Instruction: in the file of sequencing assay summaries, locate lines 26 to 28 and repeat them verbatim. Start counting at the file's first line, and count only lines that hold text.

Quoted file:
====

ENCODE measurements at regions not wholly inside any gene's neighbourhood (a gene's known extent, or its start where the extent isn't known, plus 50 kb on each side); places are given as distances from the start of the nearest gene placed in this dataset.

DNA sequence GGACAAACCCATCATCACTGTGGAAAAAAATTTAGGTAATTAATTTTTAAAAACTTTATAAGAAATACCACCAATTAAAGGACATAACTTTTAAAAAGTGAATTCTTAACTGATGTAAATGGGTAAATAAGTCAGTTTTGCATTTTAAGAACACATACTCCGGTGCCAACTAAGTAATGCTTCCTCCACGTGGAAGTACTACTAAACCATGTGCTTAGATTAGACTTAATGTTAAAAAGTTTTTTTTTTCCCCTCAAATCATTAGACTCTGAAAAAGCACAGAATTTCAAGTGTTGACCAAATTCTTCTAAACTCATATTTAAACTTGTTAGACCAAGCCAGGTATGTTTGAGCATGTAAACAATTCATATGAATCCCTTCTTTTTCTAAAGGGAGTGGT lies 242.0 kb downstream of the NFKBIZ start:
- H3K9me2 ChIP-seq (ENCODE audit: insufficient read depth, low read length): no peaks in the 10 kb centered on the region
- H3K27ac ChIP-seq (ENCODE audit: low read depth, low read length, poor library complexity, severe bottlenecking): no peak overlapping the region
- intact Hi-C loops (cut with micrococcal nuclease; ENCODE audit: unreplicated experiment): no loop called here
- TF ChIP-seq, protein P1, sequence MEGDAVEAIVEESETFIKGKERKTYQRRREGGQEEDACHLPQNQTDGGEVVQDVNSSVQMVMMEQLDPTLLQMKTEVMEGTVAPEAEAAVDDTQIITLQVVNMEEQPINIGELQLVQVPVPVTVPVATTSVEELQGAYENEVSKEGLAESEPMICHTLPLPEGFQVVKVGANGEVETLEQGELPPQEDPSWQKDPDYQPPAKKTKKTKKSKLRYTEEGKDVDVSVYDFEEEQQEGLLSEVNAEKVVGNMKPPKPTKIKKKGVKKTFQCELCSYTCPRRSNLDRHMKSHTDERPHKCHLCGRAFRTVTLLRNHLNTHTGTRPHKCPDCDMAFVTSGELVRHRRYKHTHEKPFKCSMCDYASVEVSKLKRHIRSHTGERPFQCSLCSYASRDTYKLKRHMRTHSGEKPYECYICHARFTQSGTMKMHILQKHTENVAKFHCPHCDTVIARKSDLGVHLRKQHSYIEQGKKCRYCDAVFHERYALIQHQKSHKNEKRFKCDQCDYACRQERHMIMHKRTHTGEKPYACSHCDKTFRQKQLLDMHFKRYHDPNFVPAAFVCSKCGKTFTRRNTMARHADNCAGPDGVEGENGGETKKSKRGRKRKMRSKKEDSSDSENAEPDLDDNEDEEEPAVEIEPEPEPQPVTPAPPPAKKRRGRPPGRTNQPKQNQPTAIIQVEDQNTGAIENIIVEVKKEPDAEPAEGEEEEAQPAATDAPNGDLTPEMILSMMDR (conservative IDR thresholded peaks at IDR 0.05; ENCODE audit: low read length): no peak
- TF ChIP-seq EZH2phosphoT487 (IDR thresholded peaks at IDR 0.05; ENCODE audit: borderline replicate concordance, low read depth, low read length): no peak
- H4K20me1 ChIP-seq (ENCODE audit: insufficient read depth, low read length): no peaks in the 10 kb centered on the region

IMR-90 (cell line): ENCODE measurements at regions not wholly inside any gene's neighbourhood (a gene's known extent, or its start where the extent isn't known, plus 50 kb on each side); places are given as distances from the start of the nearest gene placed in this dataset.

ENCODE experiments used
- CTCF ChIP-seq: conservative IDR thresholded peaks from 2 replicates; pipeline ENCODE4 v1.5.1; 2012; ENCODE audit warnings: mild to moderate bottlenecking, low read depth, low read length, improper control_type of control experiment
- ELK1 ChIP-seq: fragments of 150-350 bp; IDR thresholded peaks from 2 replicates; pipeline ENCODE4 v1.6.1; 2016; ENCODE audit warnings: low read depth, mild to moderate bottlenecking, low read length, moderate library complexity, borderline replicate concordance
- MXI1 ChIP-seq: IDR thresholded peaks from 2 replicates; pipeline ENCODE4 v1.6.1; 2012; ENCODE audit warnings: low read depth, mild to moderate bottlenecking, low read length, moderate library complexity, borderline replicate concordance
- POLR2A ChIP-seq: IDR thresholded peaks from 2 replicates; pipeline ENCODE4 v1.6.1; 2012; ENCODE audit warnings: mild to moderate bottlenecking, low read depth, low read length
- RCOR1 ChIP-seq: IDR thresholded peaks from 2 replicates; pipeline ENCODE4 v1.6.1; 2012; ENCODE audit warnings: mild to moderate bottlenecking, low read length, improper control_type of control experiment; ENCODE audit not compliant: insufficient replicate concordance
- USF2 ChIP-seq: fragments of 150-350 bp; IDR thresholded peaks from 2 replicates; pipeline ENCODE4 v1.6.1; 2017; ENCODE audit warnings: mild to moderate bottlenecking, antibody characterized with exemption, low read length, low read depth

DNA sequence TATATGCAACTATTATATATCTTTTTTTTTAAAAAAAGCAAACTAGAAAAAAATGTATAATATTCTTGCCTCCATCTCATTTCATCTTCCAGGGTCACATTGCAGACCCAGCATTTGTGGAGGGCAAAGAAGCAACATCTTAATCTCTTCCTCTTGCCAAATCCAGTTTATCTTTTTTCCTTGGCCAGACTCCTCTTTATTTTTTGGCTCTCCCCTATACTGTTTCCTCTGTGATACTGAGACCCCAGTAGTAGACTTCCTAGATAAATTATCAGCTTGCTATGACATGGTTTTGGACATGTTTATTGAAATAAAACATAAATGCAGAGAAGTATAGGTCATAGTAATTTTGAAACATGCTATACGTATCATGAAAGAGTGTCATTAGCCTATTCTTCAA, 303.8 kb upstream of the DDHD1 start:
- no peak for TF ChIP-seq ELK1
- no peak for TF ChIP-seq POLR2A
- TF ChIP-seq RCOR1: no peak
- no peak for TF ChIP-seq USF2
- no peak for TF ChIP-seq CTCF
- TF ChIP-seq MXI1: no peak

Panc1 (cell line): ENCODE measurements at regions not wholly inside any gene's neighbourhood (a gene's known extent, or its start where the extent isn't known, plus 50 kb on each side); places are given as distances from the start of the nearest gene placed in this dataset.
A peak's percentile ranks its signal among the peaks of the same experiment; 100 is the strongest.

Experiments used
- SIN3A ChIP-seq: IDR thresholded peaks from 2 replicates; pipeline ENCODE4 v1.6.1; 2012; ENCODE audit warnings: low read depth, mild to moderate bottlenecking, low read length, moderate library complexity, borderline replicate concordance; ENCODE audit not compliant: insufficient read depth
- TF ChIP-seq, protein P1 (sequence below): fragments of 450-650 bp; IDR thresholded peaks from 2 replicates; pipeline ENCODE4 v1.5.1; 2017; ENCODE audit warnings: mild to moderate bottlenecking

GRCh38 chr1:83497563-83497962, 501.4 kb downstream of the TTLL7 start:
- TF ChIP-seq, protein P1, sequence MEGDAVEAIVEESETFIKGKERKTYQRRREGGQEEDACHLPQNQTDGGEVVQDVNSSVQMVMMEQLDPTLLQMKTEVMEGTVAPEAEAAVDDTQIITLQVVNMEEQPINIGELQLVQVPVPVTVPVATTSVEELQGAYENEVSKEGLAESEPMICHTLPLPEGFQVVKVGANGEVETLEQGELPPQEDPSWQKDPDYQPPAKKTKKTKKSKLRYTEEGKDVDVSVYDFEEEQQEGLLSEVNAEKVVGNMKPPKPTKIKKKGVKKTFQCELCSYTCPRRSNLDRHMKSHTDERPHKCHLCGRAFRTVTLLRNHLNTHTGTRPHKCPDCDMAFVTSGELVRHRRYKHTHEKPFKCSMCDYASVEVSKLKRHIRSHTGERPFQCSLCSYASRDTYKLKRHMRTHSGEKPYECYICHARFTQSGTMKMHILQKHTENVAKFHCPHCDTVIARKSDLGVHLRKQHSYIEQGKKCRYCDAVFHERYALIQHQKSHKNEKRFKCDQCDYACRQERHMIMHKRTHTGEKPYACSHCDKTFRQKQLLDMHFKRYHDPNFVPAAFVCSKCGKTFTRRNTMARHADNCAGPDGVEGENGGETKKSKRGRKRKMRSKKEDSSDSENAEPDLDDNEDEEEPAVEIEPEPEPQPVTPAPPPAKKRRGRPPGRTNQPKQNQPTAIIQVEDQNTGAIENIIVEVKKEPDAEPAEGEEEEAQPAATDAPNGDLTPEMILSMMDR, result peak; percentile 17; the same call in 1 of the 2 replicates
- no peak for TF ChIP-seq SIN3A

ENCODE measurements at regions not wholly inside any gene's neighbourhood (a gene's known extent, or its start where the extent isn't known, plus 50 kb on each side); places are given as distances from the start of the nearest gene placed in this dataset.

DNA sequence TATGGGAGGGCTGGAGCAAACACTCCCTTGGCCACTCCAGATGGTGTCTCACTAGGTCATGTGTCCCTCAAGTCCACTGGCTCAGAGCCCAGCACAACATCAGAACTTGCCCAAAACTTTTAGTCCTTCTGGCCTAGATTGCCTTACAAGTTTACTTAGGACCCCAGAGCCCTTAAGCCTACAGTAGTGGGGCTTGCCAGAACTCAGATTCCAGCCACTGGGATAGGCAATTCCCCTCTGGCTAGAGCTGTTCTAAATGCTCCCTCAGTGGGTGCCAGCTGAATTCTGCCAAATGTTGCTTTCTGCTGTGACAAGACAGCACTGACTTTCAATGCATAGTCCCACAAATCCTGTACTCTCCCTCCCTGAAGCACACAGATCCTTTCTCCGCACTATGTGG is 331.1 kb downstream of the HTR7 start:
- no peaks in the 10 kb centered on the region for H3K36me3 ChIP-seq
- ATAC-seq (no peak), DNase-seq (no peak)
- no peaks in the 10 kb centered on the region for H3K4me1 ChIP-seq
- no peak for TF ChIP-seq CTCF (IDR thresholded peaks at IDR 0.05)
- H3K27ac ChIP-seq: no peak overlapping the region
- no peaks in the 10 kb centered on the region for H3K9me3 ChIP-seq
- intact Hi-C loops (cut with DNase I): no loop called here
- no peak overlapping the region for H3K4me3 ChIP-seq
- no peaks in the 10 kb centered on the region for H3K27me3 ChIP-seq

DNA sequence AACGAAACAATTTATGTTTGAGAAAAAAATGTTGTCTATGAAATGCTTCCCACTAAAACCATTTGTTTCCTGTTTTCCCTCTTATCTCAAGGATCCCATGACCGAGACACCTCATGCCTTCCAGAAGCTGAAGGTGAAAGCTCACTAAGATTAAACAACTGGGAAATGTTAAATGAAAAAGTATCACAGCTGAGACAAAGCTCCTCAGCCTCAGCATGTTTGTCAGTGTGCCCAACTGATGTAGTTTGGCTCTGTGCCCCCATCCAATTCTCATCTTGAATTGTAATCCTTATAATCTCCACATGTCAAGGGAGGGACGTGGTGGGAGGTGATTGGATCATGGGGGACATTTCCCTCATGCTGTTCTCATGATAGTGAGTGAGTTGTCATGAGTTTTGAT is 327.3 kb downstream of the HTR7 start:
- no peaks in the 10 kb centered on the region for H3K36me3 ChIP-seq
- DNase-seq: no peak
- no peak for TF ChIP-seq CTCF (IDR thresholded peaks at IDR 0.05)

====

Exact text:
Experiments used
- SIN3A ChIP-seq: IDR thresholded peaks from 2 replicates; pipeline ENCODE4 v1.6.1; 2012; ENCODE audit warnings: low read depth, mild to moderate bottlenecking, low read length, moderate library complexity, borderline replicate concordance; ENCODE audit not compliant: insufficient read depth
- TF ChIP-seq, protein P1 (sequence below): fragments of 450-650 bp; IDR thresholded peaks from 2 replicates; pipeline ENCODE4 v1.5.1; 2017; ENCODE audit warnings: mild to moderate bottlenecking